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At 14, Friedman making a racket in tennis world


He stands 5 foot 3 and weighs 105 pounds, yet wields a powerful racket.

He's routinely beaten the No. 1 singles tennis players at Loyola, Gilman and local high school power McDonogh.

Dustin Friedman is the nation's top-ranked 14-year-old according the United States Tennis Association.

"His racket skills and his offensive tennis are far superior to most kids his age. He probably would beat any of the high school players in Baltimore," said Tommy Bender, who along with Don Candy, former mentor for Pam Shriver, coaches Friedman.

"He understands the game and sees the court well and forces his opponents into errors if he doesn't hit an outright winner."

Friedman, an eighth-grader at Pikesville Middle School, increased his stock immensely at the April 14 Easter Bowl Tournament in Palm Springs, Calif., winning the 14-and-under category without losing a set. In winning, Friedman walloped the USTA's No. 2 player, William Boyles, his doubles partner, of Pensacola, Fla., in the finals.

It was the sixth tournament in what has become a busy year for Friedman -- a winner of the Spring Fling national tournament in South Carolina in March.

"I hit with him occasionally, but not to teach him or coach him," said Friedman's mother, Harriet. "Sometimes it's difficult to believe how composed he is. He's really progressing well."

Playing with the flu at a regional tournament in Newport News, Va., in January, Friedman finished third. But the player who beat Friedman lost his Easter Bowl quarterfinal to California's Cody Jackson, whom Friedman dispatched in the semifinals.

"I have a good forehand, and my ultimate goal when I play is to go to the net. But I'm comfortable staying back if I have to," said Friedman, whose most recent report card featured six A's and three B's. "Sometimes I try to serve and volley, but I don't have the big serve, so I have to be careful on attack."

Friedman's showing at the Easter Bowl earned him a trip to USTA's national training center in Key Biscayne, Fla., Wednesday. There he, Boyles and other top youngsters will take part in a four-day training program in preparation for the May 7-14 Junior Davis Cup competition in Mexico City.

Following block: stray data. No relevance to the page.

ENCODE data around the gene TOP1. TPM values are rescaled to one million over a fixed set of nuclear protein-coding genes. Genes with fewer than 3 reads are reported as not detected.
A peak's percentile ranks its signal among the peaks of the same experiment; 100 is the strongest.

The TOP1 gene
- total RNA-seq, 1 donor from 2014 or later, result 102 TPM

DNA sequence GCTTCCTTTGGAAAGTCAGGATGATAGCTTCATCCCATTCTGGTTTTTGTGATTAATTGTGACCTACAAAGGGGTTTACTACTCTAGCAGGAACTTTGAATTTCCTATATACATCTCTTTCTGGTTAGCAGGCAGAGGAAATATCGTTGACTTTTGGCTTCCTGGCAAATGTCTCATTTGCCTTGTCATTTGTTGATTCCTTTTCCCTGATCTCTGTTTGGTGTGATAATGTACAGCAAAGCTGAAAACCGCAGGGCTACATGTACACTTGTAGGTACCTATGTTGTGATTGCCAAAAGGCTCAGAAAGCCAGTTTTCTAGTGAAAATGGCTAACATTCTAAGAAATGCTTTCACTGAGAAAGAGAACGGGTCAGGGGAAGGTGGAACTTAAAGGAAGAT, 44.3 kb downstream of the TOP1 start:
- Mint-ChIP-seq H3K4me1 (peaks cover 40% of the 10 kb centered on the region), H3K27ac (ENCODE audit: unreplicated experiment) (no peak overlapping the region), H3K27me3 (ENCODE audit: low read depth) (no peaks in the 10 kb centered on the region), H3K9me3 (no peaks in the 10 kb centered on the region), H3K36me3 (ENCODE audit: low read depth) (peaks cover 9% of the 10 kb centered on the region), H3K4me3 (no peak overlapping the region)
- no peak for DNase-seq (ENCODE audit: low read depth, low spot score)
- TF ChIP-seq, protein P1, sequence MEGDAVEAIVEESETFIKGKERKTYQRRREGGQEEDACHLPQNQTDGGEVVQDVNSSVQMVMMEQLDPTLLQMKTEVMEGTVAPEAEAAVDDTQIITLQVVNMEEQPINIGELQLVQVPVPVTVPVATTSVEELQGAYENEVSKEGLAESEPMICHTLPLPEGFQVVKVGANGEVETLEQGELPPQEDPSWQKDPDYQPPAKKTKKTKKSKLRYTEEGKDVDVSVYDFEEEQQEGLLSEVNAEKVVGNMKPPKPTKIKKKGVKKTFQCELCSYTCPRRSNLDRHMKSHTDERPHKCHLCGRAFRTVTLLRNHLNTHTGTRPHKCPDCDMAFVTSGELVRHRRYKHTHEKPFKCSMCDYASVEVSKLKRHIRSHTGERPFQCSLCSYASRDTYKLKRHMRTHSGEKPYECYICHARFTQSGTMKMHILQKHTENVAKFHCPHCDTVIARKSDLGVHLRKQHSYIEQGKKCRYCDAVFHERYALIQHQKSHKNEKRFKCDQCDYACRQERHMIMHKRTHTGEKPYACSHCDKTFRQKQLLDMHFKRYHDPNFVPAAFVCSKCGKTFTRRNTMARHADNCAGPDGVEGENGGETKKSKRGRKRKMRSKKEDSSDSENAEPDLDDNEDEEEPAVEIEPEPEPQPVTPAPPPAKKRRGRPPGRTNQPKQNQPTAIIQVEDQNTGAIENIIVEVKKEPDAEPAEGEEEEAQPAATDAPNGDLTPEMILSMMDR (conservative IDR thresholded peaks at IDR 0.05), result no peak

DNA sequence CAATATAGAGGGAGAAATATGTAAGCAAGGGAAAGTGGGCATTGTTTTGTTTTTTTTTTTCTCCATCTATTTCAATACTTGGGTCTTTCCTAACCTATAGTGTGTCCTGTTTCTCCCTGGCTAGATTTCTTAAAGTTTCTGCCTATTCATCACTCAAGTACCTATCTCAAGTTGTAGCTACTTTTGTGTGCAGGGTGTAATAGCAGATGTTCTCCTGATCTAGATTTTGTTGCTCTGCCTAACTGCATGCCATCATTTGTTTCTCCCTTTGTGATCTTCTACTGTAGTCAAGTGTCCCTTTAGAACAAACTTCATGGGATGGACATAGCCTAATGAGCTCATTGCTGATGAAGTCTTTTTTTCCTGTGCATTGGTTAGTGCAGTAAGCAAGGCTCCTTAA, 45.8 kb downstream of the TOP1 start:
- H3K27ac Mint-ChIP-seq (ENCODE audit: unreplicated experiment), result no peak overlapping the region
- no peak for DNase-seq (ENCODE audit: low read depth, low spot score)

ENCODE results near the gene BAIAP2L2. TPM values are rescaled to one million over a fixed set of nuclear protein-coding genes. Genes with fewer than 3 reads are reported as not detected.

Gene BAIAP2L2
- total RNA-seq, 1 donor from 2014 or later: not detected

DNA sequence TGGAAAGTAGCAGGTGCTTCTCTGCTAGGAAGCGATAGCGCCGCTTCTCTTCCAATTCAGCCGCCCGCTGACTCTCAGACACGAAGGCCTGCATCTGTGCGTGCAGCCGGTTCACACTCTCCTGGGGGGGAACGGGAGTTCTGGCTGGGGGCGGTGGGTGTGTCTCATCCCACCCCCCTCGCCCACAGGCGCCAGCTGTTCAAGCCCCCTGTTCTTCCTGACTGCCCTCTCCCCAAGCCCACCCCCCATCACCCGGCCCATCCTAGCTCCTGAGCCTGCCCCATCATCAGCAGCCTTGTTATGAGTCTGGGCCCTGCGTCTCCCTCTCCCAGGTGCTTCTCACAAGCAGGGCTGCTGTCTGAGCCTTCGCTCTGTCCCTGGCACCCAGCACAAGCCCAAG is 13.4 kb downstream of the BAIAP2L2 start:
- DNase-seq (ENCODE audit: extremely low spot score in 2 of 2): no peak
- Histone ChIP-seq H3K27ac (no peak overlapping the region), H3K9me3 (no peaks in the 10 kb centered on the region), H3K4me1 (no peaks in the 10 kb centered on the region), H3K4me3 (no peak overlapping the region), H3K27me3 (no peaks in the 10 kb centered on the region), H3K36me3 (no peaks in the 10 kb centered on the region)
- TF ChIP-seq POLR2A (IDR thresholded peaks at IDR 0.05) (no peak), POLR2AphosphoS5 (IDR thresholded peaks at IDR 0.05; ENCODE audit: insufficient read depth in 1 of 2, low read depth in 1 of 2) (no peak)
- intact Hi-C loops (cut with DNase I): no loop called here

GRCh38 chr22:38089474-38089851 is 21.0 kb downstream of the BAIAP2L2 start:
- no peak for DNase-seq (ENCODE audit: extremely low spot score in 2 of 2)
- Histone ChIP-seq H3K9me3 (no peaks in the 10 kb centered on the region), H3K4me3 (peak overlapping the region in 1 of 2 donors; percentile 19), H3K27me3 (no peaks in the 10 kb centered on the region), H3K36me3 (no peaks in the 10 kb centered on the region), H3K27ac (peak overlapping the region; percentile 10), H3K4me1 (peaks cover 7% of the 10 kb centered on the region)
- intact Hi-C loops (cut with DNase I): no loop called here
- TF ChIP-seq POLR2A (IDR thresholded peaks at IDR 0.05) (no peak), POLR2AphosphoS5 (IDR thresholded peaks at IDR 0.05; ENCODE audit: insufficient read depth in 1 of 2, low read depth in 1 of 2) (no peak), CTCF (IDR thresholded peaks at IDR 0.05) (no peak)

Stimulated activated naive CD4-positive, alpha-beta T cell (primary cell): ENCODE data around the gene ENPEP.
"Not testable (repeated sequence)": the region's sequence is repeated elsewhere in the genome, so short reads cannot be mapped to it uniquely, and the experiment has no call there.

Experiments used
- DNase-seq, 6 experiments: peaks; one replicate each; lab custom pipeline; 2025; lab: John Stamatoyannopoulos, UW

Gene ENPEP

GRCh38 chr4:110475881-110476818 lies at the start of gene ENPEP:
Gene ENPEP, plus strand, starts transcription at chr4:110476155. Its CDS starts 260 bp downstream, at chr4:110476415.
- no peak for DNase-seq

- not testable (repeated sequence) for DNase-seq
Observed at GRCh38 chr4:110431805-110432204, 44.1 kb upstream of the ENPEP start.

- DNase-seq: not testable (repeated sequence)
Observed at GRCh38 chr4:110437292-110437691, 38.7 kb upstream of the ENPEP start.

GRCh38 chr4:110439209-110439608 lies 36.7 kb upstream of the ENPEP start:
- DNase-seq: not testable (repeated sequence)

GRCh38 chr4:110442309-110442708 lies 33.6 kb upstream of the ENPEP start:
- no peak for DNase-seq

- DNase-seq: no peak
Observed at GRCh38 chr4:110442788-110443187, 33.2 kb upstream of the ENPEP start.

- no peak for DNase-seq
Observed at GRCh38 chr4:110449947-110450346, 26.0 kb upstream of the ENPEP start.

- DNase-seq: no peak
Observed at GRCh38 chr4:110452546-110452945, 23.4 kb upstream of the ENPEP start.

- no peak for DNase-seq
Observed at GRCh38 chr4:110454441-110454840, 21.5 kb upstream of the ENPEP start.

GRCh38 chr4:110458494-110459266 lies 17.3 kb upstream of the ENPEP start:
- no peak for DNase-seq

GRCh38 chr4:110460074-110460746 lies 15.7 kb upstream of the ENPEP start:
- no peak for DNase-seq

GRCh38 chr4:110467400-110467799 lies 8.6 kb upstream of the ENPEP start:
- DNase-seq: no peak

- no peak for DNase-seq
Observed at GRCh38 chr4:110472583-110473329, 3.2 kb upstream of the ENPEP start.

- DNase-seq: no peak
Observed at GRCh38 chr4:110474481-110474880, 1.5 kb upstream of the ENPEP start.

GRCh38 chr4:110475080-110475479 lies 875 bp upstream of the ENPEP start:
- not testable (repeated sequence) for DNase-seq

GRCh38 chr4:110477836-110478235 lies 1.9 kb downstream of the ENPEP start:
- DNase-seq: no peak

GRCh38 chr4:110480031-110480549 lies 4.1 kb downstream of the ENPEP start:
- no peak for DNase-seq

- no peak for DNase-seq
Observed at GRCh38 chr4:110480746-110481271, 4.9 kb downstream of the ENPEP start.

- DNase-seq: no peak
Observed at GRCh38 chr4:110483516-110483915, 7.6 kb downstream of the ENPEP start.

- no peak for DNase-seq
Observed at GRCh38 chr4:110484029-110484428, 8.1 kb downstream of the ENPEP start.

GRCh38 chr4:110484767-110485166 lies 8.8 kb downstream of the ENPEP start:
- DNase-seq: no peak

From there, he is likely to play in an international competition in Japan in October, but not before playing in a couple other USTA-sponsored national tournaments.

Friedman, ranked No. 6 among men in Maryland, and No. 13 among men in the mid-Atlantic region, will compete in the national Clay Court championships (July 16-22) in Fort Lauderdale, the Aug. 6-12 hard court championships in San Antonio. After Japan, Friedman, winner of the 1993 junior world championships, will be in the Nov. 22-27 national indoor championship in Chicago.

McDonogh coach Laddie Levy, whose Eagles have won seven of their last eight league crowns, watched Friedman beat his No. 1 player, Nick Colvin, last fall.

"The kid was just tournament tough, and he played with a lot of confidence," Levy said of Friedman, whose family might move to Florida.

Friedman, sponsored by Adidas, practices for 1 1/2 hours a day, six days a week, often against pros.

"I also do a lot of sit-ups and push-ups around four days a week, run a mile and a half about twice weekly and do sprints about two or three times a week," said Friedman, who still finds time to "hang out at the mall with friends."

Friedman's athletic skills come honestly.

His mother, a former Maryland junior champion, was ranked No. 1 on and off for 25 years. His father, Marty, is a former marathon runner who still runs and cycles. And his younger sister, Alexis, 5, plays tennis under his youth coach, Leroy Levi, at Green Spring.

"I try to go to the tournaments as much as possible, more as a traveling secretary, and just to be there for him as a father and a friend," said Marty Friedman. "I've seen parents ruin it for their kids, but for him to stay in it over the long term, it's got to be fun."

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